Soon after, various changes took place including the introduction of non-marine policies byCuthbert Heath, one Lloyd’s most famous and illustrious member,followed by Frederick Marten’s invention of larger syndicates. Syndicates are the backbone of the Lloyd’s marketplace and functions just like a normal insurance company, assuming risks and paying claims. Up until now syndicates were made up of two or three individuals or corporations but Marten pushed this to include syndicates of 12 or more.
The organisation set up a new home in The New Lloyd’s building at One Lime Street 1986. The building was designed by Richard Rogers, was officially opened by Her Majesty the Queen and includes the infamous Lutine bell in the main Underwriting Room. In the past, the bell would be rung once for good news and twice for bad news.
By the early 1900’s, Lloyd’s of London had entered into international contracts with managing agents in India, New Zealand, Denmark and Norway. They also established a reinsurance arm, which protected insurers in circumstance when large claim(s) threatened devastation on the balance sheet and also introduced auditing process for their members.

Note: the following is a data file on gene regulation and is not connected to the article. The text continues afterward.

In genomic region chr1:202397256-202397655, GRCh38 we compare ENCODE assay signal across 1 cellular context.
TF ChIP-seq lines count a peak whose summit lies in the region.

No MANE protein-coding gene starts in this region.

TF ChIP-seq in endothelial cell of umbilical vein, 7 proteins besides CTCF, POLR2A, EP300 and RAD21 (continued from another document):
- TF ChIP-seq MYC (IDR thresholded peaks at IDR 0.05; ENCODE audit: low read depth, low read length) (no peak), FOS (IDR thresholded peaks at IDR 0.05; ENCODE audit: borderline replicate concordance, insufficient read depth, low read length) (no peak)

What do Lloyd’s of London do?
Lloyd’s underwrite a diverse range of policies in both direct insurance and reinsurance. The organisation covers more than 60 lines of insurance in areas such as property, marine, energy and motor. They also have a unique niche in unusual, specialist business such as kidnap and ransom, fine art, terrorism, aviation war, satellites, and bloodstock insurances.
The organisation is also well known for developing tailor-made policies for some well-known celebrities. In the past they have insured vocal cords for the likes of Celine Dion and Whitney Houston and insured the legs of Tina Turner and Brooke Shields.
What challenges do Lloyd’s of London face today?
One of the biggest challenges for Lloyd’s is how to limit catastrophic losses on their balance sheet. Although they have successfully spread their risk by insuring a wide range of insurance types, they are still susceptible to the effects ofunprecedented natural disasters.
In 2012, it made a £516 million loss as a result of earthquakes in Japan and New Zealand, storms in America and floods in Thailand and Australia. Lloyd’s ended up paying the largest catastrophe claim on record, with the Thai floods being their biggest disaster playout.